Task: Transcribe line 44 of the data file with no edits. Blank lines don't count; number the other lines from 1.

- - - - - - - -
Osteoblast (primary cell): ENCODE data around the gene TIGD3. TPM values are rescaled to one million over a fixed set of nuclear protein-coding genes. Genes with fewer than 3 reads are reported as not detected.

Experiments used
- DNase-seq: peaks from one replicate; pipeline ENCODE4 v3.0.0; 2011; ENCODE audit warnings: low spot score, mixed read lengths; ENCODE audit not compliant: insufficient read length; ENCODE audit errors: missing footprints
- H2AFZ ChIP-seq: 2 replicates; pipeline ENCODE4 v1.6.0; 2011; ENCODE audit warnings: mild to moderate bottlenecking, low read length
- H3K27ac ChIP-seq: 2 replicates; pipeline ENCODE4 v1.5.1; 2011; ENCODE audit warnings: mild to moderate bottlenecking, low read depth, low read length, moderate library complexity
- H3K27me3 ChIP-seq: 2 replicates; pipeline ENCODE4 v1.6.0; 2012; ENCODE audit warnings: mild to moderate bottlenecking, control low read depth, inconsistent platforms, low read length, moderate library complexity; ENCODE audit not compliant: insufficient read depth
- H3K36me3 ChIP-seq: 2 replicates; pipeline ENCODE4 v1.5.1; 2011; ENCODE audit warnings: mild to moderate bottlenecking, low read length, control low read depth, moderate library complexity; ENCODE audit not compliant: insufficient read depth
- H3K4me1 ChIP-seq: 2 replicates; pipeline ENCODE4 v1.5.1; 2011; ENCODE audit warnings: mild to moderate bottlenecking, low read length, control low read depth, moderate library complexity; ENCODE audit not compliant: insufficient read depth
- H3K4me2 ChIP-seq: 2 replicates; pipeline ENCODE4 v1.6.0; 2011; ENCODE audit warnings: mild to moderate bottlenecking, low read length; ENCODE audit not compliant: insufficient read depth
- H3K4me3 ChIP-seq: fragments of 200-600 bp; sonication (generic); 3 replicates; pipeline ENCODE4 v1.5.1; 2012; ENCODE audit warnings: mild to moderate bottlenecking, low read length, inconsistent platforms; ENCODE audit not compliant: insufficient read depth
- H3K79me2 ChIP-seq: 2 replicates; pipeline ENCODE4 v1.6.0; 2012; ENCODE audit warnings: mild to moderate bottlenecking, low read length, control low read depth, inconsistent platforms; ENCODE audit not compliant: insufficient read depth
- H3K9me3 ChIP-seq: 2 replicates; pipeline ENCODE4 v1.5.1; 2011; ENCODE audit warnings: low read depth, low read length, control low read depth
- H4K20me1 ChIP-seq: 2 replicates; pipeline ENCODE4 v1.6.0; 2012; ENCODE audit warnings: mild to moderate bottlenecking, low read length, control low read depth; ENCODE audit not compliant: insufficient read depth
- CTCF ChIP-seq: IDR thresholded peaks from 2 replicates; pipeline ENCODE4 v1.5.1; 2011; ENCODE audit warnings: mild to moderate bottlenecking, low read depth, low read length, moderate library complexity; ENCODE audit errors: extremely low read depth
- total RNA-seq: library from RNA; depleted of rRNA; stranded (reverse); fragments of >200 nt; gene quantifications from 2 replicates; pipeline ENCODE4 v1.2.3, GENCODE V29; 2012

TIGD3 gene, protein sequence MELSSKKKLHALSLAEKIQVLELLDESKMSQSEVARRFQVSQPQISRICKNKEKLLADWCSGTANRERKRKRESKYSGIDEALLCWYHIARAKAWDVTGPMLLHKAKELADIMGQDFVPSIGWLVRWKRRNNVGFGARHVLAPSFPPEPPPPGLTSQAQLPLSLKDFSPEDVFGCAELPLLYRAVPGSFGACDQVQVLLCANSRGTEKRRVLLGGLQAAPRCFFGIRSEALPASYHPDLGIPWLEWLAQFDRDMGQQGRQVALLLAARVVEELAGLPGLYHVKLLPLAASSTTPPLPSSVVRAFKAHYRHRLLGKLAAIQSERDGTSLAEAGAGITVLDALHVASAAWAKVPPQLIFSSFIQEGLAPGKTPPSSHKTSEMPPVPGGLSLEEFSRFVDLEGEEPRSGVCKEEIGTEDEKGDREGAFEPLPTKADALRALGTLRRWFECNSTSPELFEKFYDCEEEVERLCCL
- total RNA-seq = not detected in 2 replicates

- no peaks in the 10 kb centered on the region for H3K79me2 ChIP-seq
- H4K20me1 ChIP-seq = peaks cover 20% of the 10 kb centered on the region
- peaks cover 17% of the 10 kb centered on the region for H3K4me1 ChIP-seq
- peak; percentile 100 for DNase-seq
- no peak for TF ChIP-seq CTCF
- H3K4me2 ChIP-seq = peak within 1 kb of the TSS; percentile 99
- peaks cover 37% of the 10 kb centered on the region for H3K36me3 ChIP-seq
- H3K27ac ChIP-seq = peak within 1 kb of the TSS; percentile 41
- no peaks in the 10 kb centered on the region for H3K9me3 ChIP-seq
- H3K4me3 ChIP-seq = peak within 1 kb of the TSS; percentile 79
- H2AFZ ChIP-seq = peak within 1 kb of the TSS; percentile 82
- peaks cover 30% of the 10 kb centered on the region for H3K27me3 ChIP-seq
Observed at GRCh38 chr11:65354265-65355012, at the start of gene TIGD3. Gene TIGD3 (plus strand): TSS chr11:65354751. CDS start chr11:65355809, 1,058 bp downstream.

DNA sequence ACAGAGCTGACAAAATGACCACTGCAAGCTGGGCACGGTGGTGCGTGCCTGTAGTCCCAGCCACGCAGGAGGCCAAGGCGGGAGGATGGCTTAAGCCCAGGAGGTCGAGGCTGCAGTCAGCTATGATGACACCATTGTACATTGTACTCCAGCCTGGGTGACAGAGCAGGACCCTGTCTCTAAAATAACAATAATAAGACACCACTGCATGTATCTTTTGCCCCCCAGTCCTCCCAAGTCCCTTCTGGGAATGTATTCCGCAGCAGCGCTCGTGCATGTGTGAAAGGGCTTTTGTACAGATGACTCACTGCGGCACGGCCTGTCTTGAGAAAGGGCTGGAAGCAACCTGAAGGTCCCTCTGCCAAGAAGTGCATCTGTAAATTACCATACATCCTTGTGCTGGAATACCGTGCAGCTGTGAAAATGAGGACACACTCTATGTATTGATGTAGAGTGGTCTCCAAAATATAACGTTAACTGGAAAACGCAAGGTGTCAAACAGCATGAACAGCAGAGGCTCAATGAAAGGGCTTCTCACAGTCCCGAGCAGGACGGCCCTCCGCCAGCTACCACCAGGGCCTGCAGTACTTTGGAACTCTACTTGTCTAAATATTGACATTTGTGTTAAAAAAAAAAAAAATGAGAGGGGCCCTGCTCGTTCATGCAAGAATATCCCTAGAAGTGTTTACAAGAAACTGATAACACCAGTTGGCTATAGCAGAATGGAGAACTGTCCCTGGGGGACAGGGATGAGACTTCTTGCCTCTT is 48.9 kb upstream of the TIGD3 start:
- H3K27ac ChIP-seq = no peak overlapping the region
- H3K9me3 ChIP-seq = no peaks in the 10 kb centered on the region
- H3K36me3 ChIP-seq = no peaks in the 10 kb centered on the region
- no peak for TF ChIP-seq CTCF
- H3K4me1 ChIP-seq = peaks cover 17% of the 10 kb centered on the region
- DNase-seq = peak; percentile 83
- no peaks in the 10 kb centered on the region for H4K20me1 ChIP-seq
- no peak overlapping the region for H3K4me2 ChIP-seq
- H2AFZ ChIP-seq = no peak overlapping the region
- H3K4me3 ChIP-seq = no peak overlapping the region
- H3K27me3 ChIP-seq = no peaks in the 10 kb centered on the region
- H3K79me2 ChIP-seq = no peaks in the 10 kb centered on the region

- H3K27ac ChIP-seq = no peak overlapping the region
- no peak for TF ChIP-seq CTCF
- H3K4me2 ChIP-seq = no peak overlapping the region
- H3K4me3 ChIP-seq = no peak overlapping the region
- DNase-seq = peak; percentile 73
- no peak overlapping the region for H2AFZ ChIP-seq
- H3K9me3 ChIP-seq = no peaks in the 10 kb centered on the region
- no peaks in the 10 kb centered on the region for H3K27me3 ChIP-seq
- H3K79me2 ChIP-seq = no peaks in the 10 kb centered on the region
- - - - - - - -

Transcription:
- H3K27ac ChIP-seq = no peak overlapping the region